At CES auto tech conferences, alliances of auto technology are forming in the battle for self-driving cars.

Major automakers, including General Motors, Ford Motor Co., and Volvo Cars, deepened ties with the top tech partners over the past week to prepare for the fights with Tesla and Apple.

Which three chip companies have emerged in CES 2022?

Following three chip companies emerged from a string of announcements during the CES held in Las Vegas in locking down the neural pathways of autonomous cars to be used in the coming decade:

  1. Intel Corp.’s Mobileye
  2. Qualcomm Inc.
  3. Nvidia Corp

The agreements will combine scores of slower, older processors into stronger, central computers. However, the chip companies must agree to let automakers manage crucial components that make up the tech to be successful.

Reuters has reported previously that Apple is planning to launch an electric car. Additionally, Bloomberg revealed earlier this year it was reported that the iPhone maker plans to have fully autonomous driving capabilities by 2025.

For automakers competing with Apple and Tesla, the stakes are very high. In essence, unlike electric vehicles, automakers create machines with increased self-driving capabilities.

This means there is a huge chance for automakers to profit from the automobiles and software for a long time after cars leave an auto dealer’s lot but only if they can retain customer data and information for themselves as Tesla or Apple do.

Automobile manufacturers “that haven’t been the pioneers are finally realizing they’re going to be left in the dust if they don’t change their approach,” said Danny Shapiro, vice president of automotive at Nvidia, the maker of high-performance chips.

Nvidia has announced agreements to provide the electronic brains of future models of several Chinese companies developing electric vehicles and collaborates with automakers like Mercedes, Hyundai Motor Co., Volvo, and Audi.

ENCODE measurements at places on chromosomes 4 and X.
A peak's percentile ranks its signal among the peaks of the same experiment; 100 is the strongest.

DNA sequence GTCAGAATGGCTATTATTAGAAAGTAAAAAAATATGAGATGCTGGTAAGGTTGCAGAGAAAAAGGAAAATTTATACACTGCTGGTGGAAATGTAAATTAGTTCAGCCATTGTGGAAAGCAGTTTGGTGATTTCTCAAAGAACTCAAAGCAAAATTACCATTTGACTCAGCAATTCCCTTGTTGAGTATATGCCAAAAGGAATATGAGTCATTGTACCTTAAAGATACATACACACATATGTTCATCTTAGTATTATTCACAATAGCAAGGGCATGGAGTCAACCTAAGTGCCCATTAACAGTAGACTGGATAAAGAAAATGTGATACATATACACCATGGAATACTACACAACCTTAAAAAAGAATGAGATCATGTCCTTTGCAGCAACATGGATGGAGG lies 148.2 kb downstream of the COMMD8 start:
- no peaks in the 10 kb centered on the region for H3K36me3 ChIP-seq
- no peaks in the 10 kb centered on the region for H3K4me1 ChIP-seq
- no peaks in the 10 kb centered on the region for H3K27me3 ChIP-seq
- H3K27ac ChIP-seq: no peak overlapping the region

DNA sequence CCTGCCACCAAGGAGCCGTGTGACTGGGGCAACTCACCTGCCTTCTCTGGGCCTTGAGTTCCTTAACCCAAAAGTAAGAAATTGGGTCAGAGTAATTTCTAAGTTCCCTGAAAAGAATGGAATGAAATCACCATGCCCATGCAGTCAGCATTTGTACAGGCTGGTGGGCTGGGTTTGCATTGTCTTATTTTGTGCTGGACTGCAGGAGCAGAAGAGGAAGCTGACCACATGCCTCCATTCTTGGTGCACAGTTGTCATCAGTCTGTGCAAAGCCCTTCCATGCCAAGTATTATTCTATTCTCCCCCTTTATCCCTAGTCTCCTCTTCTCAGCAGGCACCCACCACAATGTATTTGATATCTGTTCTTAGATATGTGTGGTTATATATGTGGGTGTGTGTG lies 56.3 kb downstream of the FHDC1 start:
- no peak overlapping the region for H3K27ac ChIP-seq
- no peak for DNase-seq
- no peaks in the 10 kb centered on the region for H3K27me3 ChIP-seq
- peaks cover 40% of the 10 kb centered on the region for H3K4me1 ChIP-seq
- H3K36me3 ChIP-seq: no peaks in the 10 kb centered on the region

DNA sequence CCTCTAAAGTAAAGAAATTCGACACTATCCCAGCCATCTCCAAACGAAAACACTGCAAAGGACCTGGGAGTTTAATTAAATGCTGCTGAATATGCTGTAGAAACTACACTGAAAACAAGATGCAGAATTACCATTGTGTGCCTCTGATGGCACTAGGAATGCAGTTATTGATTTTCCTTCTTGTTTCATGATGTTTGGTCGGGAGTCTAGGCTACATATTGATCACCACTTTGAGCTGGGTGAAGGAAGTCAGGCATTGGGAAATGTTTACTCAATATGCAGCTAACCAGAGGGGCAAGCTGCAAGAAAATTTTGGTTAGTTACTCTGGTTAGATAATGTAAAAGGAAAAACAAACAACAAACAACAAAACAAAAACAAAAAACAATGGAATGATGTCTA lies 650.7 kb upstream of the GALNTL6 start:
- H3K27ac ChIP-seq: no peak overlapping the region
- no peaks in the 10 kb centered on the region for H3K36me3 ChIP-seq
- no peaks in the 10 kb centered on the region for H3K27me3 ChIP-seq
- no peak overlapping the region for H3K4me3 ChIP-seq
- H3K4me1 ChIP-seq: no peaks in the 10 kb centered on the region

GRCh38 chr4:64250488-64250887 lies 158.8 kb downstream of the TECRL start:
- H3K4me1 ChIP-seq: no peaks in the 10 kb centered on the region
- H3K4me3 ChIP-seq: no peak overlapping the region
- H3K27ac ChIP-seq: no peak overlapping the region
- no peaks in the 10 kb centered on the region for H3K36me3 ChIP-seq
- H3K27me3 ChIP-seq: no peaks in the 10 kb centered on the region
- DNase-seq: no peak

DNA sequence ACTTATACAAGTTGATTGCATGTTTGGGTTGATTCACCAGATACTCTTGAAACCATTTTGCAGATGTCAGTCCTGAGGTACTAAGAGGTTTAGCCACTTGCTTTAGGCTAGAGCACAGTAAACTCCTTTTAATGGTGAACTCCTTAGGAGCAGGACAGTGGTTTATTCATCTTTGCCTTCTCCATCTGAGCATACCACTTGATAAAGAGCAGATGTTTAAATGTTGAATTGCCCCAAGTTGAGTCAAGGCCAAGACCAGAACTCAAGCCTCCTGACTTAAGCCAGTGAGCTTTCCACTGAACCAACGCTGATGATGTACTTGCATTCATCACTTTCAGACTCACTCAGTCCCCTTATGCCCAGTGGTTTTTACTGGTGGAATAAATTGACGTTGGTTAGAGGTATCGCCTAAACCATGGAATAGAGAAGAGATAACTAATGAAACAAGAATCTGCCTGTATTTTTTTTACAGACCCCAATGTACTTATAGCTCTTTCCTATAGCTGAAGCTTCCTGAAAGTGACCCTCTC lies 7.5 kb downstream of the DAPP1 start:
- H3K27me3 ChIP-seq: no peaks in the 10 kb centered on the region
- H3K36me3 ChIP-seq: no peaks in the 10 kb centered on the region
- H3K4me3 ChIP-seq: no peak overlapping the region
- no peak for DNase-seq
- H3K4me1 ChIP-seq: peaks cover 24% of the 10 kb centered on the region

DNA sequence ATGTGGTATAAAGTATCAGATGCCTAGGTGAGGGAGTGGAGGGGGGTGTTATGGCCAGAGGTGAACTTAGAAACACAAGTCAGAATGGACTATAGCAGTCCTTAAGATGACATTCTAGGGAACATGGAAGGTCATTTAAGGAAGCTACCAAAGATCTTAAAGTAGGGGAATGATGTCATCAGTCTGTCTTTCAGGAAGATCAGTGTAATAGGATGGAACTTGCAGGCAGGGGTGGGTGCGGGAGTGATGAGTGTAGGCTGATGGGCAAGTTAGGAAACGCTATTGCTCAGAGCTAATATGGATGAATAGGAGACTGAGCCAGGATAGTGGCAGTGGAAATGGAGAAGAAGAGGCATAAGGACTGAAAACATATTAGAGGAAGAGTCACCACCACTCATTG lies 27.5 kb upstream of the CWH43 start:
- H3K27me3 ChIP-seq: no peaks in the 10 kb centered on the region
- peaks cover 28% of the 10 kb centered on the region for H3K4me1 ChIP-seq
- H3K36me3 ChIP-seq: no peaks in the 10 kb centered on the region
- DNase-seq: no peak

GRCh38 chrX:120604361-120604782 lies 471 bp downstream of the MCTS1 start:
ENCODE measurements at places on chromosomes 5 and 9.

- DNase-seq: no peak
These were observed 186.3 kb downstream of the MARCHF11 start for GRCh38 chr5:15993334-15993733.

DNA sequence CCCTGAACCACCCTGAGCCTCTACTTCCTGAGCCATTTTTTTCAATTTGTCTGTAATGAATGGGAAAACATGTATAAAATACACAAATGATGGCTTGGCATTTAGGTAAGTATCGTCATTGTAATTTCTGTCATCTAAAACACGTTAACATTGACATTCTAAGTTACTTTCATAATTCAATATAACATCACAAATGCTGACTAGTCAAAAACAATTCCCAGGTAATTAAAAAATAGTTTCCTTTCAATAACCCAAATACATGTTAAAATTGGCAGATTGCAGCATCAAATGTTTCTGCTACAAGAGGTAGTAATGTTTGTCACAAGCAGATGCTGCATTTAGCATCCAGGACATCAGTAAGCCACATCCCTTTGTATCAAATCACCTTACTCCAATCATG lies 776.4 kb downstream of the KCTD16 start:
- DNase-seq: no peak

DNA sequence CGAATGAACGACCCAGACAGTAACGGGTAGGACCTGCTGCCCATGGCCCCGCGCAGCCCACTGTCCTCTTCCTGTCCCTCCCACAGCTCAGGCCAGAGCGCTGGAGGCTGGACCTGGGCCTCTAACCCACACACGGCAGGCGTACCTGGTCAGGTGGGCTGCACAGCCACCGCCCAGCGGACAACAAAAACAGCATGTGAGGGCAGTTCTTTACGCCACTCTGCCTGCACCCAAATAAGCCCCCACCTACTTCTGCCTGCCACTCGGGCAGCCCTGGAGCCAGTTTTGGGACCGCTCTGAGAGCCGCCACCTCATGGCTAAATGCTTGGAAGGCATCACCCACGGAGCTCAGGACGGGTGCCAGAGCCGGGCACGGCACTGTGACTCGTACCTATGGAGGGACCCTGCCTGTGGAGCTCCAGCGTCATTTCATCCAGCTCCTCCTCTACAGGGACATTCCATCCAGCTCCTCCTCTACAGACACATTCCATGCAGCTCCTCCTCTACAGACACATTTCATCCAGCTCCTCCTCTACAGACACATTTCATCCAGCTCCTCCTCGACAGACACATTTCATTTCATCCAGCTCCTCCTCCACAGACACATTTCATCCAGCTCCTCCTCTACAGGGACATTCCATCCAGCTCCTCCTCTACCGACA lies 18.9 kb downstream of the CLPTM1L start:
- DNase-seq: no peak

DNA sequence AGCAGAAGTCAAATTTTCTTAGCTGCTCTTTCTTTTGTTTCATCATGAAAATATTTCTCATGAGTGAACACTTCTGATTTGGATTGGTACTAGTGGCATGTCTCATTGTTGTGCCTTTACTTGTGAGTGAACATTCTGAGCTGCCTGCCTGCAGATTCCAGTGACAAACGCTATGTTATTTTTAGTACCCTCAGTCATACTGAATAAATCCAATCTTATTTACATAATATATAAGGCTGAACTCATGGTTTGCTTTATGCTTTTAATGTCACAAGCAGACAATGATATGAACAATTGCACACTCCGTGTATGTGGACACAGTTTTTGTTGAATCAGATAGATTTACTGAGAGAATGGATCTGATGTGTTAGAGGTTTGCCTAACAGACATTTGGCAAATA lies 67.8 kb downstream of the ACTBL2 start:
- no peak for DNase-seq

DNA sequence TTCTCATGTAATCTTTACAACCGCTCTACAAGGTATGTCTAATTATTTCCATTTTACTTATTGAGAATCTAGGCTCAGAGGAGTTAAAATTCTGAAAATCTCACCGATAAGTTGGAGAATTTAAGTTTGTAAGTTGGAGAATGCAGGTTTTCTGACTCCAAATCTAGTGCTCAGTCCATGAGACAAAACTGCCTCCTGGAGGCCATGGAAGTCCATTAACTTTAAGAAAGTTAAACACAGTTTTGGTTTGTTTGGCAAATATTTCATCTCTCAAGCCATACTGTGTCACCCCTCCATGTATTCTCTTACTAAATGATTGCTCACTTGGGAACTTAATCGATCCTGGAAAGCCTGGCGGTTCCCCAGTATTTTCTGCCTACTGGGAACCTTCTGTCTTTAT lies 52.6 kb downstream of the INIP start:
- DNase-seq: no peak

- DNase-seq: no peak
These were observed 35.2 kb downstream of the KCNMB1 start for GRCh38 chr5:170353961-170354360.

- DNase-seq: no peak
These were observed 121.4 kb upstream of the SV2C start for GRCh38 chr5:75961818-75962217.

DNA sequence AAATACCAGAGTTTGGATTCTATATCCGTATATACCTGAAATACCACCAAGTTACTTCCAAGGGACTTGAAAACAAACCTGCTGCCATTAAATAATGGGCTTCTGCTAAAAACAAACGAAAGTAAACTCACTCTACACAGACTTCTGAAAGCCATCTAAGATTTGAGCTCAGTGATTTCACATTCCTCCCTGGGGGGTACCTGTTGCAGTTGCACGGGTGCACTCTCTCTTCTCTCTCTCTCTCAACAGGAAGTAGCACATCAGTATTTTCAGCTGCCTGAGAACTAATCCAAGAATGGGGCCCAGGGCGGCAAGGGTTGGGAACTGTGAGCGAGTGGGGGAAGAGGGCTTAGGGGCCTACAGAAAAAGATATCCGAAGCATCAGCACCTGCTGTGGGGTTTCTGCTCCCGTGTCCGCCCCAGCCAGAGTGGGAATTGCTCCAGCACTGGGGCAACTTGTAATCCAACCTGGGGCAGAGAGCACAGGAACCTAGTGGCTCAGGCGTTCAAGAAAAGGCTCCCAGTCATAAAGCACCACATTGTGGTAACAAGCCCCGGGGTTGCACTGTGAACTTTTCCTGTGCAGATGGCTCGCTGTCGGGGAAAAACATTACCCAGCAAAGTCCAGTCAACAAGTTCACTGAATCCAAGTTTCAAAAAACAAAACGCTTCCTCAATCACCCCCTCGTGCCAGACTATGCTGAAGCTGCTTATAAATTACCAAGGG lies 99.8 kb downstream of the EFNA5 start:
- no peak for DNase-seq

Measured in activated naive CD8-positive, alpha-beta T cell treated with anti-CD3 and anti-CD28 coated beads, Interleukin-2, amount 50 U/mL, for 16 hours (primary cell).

Shapiro said that control of data and technology is a source of conflict between tech companies and automakers. “Control and customization, and who owns the data?”

The answer is a bit complicated due to the sheer amount of technology needed to make cars self-driving.

What will be included in these computer vision algorithms?

This includes computer vision algorithms that aid:

  • Cameras detect pedestrians
  • Massive high-definition maps of all roads in the world
  • Drive policy software to make instantaneous decisions on the car’s behavior when faced with unexpected situations.

In the case of chipmakers, they must have all aspects of the technology available and be prepared to let the customers decide for themselves.

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Qualcomm has, for instance, $4.5 billion in the last fiscal year to acquire Veoneer Inc. to round out the various components of software required to enhance its self-driving vehicle chips. However, after winning its first major contract for a self-driving chip in conjunction with GM this week. The software assets won’t be part of the deal because GM owns them.

“Our software stack is all internally developed. So we’re not taking their pieces,” said Jason Ditman, chief engineer for GM’s upcoming Ultra Cruise hands-free driving product.

Source: autonews

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